Administrative Law Judge Enters Sanctions against PEO for False I-9 Attestations

An Administrative Law Judge with the Office of the Chief Administrative Hearing Officer (OCAHO) recently entered an order against a Minnesota-based professional employer organization (PEO) for failing to comply with the Form I-9 attestation requirement.  The order assessed nearly $230,000 in civil penalties against the PEO. 

The penalties stemmed from a U.S. Immigration and Customs Enforcement (ICE) audit in El Paso, Texas.  During the course of the audit, ICE discovered that the PEO placed its own employees with another entity without fully complying with the Form I-9 requirements.  Specifically, through an outsourcing arrangement, the PEO contracted with another party that oversaw the employees’ completion of Section 1 of the I-9, reviewed original identity and work authorization documents presented by the employees, and certified to the PEO that the documents appeared genuine and related to those who presented them.  The PEO, upon receiving this certification and photocopies of the documents, completed the attestation in Section 2 of the I-9, affirming under penalty of perjury that it examined the documents, the documents appeared genuine and related to the employees, and the employees were, to the best of its knowledge, authorized to work in the United States.

Administrative Law Judge Ellen Thomas agreed with ICE, stating, “While the company’s general appeal to agency law is creative, it is nevertheless unpersuasive.”  Judge Thomas noted: “[T]he company [does not] cite any case holding that an employer substantially complies with the statute by having a long-distance agent examine the original documents and not sign the section 2 certification.”  She emphasized that “[a]n employer does not substantially comply with the employment eligibility verification system by completing a false certification . . . .”  Rather, an employer must either review the original documents and sign the Section 2 certification itself, or utilize a third party, in which case that third party must review the documents and sign the certification.  The blended approach followed by the PEO was insufficient.  Notably, Judge Thomas rejected the PEO’s assertion of substantial compliance simply because it completed E-Verify on these individuals, ruling “the E-Verify program [does not] excuse a failure to properly complete section 2 of the I-9 forms.”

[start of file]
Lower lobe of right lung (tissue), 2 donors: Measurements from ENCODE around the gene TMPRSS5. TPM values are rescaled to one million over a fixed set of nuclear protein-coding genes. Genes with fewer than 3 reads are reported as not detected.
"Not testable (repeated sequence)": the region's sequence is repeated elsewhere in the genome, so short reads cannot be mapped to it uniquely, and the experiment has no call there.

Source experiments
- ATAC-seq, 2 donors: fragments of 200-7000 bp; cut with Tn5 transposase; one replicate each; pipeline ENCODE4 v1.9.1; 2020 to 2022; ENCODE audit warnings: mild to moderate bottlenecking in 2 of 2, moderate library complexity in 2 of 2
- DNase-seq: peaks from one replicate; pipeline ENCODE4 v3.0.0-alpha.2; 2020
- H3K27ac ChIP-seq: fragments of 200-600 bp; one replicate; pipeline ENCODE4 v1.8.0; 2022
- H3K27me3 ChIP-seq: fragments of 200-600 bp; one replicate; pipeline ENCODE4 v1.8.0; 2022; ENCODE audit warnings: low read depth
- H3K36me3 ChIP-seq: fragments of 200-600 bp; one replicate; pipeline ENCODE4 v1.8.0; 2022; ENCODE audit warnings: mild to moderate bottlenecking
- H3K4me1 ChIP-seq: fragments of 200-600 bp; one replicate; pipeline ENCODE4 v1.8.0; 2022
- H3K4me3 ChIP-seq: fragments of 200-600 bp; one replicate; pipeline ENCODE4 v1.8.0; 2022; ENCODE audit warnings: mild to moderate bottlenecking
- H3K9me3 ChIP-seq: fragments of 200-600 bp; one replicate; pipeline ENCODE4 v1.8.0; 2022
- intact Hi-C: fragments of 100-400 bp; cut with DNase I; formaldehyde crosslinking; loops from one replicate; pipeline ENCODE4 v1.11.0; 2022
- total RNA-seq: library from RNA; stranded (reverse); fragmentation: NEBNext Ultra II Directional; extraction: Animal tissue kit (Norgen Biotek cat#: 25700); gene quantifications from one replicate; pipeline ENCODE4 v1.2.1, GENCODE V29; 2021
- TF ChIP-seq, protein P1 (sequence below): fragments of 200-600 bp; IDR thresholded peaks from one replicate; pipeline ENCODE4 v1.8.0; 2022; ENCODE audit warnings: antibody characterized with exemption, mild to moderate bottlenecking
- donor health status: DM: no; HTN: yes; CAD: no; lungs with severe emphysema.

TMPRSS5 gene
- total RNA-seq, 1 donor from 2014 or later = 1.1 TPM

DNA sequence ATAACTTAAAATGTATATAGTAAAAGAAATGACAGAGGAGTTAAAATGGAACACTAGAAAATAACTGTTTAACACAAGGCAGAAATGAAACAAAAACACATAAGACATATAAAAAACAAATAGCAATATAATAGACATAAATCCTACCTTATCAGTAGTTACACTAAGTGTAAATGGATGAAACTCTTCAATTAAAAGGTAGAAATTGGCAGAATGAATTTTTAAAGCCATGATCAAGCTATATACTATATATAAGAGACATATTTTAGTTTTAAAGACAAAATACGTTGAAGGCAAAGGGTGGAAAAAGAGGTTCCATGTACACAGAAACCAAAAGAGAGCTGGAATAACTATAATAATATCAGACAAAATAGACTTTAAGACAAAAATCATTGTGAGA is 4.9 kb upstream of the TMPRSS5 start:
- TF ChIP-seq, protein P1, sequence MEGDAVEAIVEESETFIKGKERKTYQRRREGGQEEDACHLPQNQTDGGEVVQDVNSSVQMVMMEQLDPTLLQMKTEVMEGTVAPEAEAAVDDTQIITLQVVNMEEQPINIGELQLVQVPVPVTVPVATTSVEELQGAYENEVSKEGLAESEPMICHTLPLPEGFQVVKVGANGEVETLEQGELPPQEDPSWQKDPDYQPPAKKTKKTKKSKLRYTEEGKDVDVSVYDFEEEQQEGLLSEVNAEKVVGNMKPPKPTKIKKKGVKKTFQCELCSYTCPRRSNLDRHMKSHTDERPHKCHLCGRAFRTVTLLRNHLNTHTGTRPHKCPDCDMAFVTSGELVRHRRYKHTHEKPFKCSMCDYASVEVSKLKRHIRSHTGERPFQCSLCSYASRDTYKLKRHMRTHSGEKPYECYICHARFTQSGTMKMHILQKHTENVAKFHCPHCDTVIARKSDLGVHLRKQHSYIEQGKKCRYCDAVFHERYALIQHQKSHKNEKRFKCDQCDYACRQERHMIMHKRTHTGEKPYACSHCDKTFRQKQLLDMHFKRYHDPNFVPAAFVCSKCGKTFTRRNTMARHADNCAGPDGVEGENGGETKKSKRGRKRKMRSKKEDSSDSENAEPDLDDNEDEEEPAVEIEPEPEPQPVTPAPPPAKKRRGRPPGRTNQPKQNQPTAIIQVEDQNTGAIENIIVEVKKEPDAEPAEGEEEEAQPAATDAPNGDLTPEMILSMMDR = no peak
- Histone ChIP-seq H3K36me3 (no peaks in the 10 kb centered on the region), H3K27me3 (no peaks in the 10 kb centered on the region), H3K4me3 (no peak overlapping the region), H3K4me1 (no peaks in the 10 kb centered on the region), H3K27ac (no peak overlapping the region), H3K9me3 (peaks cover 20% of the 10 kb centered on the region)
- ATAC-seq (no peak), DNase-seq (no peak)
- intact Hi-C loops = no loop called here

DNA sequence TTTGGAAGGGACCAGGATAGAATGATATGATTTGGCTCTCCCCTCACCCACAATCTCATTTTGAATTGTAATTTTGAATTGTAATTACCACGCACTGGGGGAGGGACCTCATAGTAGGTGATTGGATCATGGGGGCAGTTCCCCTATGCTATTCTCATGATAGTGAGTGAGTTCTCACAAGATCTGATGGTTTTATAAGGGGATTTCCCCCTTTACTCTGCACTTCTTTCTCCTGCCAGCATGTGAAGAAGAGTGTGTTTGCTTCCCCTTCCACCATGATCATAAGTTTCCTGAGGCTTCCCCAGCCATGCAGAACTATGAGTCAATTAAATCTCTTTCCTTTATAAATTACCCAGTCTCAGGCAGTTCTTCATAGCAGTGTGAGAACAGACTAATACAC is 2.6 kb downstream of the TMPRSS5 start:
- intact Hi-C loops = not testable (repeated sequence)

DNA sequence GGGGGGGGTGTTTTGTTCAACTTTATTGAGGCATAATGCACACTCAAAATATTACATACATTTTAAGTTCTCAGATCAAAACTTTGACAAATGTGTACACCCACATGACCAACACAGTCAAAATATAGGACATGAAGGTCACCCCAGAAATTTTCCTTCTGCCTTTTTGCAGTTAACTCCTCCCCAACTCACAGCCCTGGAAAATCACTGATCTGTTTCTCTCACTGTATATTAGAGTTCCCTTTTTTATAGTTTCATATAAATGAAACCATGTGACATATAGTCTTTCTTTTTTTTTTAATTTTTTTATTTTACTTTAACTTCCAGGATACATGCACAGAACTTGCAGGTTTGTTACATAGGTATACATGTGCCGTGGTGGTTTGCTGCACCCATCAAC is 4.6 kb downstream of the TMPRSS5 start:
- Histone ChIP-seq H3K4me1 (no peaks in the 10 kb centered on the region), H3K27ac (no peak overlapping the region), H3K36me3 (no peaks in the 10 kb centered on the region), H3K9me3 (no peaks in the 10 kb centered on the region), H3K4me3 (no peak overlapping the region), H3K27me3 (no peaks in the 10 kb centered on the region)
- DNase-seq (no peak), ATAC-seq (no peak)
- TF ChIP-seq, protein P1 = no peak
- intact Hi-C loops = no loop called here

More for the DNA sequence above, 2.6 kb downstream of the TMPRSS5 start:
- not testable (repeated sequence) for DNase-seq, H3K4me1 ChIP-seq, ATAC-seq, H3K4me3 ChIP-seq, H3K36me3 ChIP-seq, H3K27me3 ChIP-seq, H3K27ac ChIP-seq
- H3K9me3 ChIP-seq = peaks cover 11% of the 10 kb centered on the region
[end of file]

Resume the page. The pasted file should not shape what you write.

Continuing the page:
Judge Thomas’s order is a telling reminder to employers.  Although many rely on third parties to assist with completing the I-9 form, it is critical that employers ensure those third parties both review the original identity and work authorization documents and complete the Section 2 certification.  Likewise, if an employer retains that responsibility, it should be sure the person executing the Section 2 certification also reviews originals, not photocopies, of the supporting documentation.

Information contained in this publication is intended for informational purposes only and does not constitute legal advice or opinion, nor is it a substitute for the professional judgment of an attorney.